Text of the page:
Microsoft Hyper-V vs. VMware: How far is VMware Still Ahead?

Probably four of the best virtual platform developers are VMware (vSphere), Microsoft (Hyper-V), Red Hat (KVM), and Citrix (XenServer).

While they are all comparable, each with its own set of advantages, the two who seem to cause the most ruckus are VMware and Hyper-V.

There’s a lot of talk about which is better and in what way, so let’s dive into the two a little deeper.

VMware vSphere

vSphere is a cloud computing virtualization platform from VMware. It is comprised of all of the components in the operating system that come together to make VMware’s Enterprise Virtualization Platform.

vSphere was born when VMware was developing the VMware Infrastructure 3.5. The latest vSphere version is 6.7, released in April 2018.

The experience is dramatically simplified and the IT is at its most efficient stage it has been so far. It has a comprehensive built-in security system, for securing data, infrastructure, and access. It also provides a universal app platform allowing the user to run any application, anywhere.

Pros:

  • Minimal system compact
  • Small disk footprint size
  • RAM over-commitment (increased memory utilization)
  • Transparent page sharing
  • Memory ballooning (dynamically shifting memory from idle virtual machines to active ones)
  • Efficient network and storage access by virtual machines
  • VMDirectPath I/O (virtual machines have direct access to physical network and storage)
  • Distributor power management

Cons:

  • The highest number of patches and updates, all required
  • Only a file-level backup and recovery available
  • Requires a third-party database for keeping the info of storage and management
  • A high price tag

Microsoft Hyper-V

It’s a hypervisor for the Windows Server, allowing the administrator to create virtual environments and machines, and effectively manage them. It allows a single physical CPU to run multiple operating systems, completely isolated from one another. It was first introduced in the Windows Server 2008.

Hyper-V Manager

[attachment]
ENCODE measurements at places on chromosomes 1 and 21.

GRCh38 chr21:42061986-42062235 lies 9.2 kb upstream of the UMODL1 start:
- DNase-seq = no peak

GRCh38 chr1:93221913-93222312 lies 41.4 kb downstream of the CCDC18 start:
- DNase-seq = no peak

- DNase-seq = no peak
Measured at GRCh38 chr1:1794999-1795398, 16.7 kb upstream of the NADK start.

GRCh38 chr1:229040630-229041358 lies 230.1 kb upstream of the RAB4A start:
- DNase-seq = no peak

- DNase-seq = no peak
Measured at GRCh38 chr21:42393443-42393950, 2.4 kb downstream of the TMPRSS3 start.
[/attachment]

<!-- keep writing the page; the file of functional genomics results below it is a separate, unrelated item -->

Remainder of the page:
As it is one of the main competitors to the vSphere, it does come with its own set of pros and cons:

Pros:

  • Much Cheaper than the VMware vSphere
  • Dynamic memory management
  • No downtime for maintenance
  • Simple live migrations
  • Back-up is very easy
  • Active Directory offers comprehensive security

Cons:

  • Possibly more challenging host interaction
  • Poor support for Linux OS
  • All VMs need to be offline for security update reboot routine
  • Minimalistic interface
  • Need to purchase System Center Virtual Machine Manager to do anything meaningful

System Center Virtual Machine Manager 2016

Comparison of the Two

Hyper-V is known for scalability, good performance, comprehensible security, flexible infrastructure, high availability, and resilience.

While Vmware’s vSphere is more expensive, IT developers and operators justify the price by claiming that Hyper-V is actually behind the vSphere in every stage of development and that it is using vSphere as a guide for which way they should grow.

Unofficial data research I did still shows that VMware has a larger user base than Hyper-V. About 64% on average for VMware, while a little over 17% went for Hyper-V. The other 19% was shared by other KVM hypervisor variants and XenServer.

More unofficial data revealed that VMware vSphere was heavily favored by large organizations and enterprises, while smaller ones liked using Hyper-V more. But this is a changing landscape and I am seeing more enterprises tightening their belts and going the Hyper-V route.

We may summarize that the favor leans towards VMware vSphere in general usage and rough figures. But, there is also a general belief that Hyper-V is better at supporting the hybrid cloud environment, simply because it is cheaper and therefore more accessible by third-party users and the public.

Whether or not this is true, it is a fact that the Hyper-V is the best option for cloud transformation. Large companies need an effective and safe way to migrate their IT infrastructure, should the need arise, and therefore they will always turn to the better option, along with weighting their costs.

It seems VMware vSphere still comes out on top in this virtualization game, but we must not forget that Hyper-V is cheaper and despite what the general opinion may be, not that far behind to become the leader because of the advanced Hybrid Cloud and Azure capabilities.

Until next time, Rob…